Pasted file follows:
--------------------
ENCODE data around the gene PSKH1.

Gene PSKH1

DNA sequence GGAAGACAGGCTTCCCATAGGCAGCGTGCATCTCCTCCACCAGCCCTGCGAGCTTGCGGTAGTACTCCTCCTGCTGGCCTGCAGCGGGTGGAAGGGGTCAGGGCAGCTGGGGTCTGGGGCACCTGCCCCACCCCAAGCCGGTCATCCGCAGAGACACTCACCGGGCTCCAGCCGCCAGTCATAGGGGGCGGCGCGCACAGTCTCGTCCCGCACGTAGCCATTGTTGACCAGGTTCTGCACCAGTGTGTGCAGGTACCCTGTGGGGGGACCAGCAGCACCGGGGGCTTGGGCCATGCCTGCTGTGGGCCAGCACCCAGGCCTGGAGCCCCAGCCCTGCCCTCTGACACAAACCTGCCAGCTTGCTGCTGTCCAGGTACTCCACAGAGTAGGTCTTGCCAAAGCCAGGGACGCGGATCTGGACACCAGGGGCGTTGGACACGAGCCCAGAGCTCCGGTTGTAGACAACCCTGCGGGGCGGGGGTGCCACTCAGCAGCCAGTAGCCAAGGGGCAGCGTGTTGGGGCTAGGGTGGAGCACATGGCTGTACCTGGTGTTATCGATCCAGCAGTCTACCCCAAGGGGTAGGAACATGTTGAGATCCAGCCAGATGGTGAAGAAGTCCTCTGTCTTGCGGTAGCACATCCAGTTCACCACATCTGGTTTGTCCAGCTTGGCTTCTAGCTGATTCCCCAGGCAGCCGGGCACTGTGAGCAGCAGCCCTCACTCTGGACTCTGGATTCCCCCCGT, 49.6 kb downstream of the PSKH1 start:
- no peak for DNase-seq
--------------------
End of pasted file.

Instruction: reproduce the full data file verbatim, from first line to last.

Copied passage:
ENCODE data around the gene PSKH1.

Gene PSKH1

DNA sequence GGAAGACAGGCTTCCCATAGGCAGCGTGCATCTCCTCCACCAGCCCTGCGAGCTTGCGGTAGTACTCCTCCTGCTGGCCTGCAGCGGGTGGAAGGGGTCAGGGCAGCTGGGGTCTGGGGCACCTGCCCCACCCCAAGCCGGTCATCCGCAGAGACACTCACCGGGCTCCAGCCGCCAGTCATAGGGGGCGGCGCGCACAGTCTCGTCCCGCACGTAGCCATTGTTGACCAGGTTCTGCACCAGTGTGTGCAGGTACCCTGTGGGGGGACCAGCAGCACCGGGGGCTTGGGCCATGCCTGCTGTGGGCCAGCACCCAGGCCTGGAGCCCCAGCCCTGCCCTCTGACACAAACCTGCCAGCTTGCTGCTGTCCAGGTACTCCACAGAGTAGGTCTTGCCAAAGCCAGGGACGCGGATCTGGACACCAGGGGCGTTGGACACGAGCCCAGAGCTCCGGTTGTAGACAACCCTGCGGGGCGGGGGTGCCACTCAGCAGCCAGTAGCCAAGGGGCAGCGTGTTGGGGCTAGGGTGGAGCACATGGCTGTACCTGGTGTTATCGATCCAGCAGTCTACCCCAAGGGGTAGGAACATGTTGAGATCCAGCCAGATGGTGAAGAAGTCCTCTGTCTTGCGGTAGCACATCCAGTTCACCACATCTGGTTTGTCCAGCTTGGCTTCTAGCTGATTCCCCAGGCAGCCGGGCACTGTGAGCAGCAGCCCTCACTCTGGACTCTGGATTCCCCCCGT, 49.6 kb downstream of the PSKH1 start:
- no peak for DNase-seq